T&I News 18...

T&I News 18…

There is, it has been pointed out, a danger of this blog becoming the Beamish Bus Blog – somewhat inevitable, perhaps, given the only transport operation that we have underway at present is that of running a limited bus service! However, in the interests of keeping readers interested in what we are doing, I include some images (with notes in the captions below each photograph) showing some of the activity this week. Bear in mind that there are just two of us in from the transport team, plus the bus crew needed to operate the WAV plus one of the Daimlers each day.

Noting the WAV has been seeing limited use on quieter weekdays, the Cub tipper has bene brought in for some work, to then enable it to be driven by the bus drivers as practice ahead of the arrival of Crosville 716 later thus year. The Tipper, it may be remembered, originally worked for Blackburn Corporation, but carries the livery of its sponsor (and local haulage operator) E & N Ritchie.
One of the items requiring attention is the exhaust tailpipe (it doesn’t have one!) so Russell is scouring the museum for suitable materials to make one from. It will also receive an inspection and have the tailboard refitted.
I know the Crewe Tractor features a lot on the blog, but that is largely because I get so much use out of it! I tend to keep it looking ‘used’ and therefore a little dirty, but the other day treated the paintwork to a clean and then polish (with oil), leaving the wheels and footboards to display their road-dirt finish to best effect. It is still the plan to one day build the railway chassis for this, to enable occasional conversion to railway guise – such plans are inevitably on the back burner now, but a full set of drawings is available for the project (and anyone wishing to sponsor this work would be welcomed with open arms!).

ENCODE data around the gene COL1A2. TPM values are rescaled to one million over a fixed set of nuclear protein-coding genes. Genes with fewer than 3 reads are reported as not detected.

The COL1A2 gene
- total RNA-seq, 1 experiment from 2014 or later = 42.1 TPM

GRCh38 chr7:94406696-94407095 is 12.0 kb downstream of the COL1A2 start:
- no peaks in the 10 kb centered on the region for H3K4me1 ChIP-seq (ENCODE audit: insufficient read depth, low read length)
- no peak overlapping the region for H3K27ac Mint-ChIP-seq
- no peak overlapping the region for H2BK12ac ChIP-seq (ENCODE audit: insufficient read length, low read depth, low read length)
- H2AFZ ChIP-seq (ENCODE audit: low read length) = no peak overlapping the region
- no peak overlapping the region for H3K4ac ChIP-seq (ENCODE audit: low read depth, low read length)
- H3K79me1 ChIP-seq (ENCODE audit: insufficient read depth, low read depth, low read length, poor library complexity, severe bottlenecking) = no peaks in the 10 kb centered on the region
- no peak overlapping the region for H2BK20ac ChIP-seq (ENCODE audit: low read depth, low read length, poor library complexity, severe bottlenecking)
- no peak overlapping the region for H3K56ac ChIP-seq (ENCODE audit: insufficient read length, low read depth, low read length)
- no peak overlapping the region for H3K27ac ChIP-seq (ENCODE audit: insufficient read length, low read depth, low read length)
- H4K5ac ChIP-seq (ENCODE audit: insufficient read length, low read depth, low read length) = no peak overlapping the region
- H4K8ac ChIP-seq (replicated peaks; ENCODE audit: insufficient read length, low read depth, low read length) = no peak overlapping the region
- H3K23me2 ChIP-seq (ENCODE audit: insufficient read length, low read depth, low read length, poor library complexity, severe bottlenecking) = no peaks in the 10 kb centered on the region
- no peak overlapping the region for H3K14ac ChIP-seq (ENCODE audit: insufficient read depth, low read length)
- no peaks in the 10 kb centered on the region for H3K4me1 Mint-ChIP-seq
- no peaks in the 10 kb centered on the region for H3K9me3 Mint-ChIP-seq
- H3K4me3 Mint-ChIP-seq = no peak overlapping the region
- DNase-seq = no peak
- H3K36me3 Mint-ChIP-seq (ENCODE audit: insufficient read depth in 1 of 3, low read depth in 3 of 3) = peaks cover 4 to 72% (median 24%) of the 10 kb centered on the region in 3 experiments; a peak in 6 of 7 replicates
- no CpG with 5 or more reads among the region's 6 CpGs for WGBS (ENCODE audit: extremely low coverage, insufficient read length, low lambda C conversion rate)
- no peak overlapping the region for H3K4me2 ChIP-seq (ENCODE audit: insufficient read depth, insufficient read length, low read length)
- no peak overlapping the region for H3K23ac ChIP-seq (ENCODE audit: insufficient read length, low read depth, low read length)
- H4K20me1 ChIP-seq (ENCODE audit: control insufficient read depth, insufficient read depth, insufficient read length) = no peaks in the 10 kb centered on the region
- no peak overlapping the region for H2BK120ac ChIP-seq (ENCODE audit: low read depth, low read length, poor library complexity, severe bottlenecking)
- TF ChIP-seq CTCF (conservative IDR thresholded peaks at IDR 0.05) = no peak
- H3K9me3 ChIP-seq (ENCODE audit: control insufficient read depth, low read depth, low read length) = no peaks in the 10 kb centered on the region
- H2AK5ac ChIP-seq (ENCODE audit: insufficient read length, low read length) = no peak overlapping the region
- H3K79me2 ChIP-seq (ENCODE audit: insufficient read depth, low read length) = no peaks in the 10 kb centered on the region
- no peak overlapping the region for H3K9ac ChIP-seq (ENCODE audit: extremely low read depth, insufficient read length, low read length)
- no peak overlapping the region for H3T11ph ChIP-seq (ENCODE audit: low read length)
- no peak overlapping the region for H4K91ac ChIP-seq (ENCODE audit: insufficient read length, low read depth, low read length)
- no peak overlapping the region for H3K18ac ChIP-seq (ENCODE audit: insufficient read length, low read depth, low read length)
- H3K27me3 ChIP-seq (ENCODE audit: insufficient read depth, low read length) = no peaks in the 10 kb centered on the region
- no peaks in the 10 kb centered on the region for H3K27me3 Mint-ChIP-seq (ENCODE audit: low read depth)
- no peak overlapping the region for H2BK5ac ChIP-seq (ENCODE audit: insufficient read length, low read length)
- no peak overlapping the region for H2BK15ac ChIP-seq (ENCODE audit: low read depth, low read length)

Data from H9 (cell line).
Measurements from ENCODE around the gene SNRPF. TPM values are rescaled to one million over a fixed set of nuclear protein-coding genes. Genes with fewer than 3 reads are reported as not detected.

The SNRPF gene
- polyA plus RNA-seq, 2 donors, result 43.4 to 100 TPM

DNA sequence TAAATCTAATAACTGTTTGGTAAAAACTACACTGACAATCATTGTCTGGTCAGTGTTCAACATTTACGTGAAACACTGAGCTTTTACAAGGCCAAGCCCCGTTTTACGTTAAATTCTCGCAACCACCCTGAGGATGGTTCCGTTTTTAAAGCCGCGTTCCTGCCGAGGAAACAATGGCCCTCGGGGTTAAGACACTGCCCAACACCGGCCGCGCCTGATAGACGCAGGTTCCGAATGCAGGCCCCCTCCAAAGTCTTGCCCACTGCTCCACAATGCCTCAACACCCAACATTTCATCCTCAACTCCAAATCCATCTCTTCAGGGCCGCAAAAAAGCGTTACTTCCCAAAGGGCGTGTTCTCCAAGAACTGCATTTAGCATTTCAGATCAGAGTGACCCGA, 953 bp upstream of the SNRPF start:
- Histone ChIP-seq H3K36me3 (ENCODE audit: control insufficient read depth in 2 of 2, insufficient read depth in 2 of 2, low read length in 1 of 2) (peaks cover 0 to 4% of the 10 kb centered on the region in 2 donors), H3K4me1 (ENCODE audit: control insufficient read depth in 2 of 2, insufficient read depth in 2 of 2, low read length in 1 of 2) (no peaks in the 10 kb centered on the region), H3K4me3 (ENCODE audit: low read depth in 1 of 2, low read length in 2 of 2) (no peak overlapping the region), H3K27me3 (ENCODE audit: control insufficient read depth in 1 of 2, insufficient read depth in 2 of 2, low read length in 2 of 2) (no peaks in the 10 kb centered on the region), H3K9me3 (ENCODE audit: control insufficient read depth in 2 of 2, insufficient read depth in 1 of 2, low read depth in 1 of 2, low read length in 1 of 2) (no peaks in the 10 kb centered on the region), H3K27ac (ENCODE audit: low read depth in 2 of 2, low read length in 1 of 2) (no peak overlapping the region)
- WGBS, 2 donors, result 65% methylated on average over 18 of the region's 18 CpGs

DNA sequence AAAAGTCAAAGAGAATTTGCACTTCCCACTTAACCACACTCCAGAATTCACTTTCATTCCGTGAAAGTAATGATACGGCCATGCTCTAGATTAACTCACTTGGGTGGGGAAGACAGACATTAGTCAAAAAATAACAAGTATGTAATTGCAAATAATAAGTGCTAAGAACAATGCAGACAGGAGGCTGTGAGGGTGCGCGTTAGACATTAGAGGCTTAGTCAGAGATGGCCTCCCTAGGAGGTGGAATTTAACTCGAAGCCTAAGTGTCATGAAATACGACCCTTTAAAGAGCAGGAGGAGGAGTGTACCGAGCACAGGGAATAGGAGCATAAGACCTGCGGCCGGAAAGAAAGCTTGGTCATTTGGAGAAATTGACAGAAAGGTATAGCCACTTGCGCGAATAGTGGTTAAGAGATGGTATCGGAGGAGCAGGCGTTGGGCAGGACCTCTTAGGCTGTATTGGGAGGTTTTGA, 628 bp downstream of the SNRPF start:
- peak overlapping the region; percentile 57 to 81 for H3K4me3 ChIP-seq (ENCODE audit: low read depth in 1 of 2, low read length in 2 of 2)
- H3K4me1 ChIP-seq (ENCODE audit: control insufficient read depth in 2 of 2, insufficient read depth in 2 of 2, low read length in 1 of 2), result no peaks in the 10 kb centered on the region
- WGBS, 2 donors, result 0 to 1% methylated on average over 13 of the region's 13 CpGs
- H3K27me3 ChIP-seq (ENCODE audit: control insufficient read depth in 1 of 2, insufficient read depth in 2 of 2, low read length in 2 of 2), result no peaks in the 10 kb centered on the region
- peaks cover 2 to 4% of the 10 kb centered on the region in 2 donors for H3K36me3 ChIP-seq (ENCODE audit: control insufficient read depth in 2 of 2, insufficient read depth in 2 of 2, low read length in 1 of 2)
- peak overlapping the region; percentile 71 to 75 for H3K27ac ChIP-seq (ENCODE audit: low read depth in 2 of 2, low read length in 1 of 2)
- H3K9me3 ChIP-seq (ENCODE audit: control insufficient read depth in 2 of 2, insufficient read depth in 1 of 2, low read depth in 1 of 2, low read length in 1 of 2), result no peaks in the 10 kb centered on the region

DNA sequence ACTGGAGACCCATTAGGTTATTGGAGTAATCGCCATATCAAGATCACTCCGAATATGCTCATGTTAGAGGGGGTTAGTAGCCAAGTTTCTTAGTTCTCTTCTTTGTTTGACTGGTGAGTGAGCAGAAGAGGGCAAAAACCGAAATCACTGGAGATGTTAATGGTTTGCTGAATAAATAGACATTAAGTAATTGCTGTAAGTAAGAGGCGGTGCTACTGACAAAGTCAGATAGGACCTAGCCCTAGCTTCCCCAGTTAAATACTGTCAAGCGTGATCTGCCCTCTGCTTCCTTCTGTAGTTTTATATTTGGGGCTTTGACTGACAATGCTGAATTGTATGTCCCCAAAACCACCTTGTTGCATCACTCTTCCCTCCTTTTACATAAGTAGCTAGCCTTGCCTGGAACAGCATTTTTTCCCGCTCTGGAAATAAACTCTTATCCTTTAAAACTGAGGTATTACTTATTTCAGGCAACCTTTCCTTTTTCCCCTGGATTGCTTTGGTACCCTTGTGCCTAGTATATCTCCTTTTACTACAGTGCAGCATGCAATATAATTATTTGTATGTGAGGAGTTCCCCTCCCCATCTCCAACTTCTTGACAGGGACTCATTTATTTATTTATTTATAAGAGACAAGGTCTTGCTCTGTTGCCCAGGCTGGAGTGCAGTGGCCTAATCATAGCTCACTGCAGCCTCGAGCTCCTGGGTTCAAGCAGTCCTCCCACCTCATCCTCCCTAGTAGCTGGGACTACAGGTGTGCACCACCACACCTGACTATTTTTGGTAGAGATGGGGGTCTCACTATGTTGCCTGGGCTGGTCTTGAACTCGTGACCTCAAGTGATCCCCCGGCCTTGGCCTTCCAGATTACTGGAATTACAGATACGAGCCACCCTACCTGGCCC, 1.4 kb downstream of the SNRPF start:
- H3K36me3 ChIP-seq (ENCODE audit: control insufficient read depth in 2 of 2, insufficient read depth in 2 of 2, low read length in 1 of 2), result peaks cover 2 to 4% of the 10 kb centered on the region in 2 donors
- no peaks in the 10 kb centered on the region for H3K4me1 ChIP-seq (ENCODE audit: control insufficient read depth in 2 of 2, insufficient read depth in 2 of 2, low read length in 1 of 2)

Darlington 4 has been out regularly, now that more of the drivers have been signed off to drive it. It adds some variety to the bus scene here as well as a different sound (being fitted with a crash-gearbox as a contrast to Rotherham 220’s pre-selector box). It is also nice to have a local operator represented. Here ares some photos of 4 in the sunshine ahead its day at work around the museum.
I mentioned Crosville 716 earlier. Work continues on the bus, with the signwriting largely complete and one panel (above) fully varnished to show the beautiful Crosville LMS livery.
Legal lettering is being applied and the bus will be varnished in the next ten days, along with the wiring being completed. It will then be a fairly quick process to refit all of the components that have been made but not yet fitted, and commission the bus – six years from its rescue from a Cheshire field!
The rear crest (split across the back doors) has been adapted from the original Crosville ‘knot’, replacing the words Crosville Motor Services with Wheelchair Accessible Vehicle and the familiar symbol used for accessible adaptations. We may expand this labeling/branding to other areas of our accessible vehicle operations.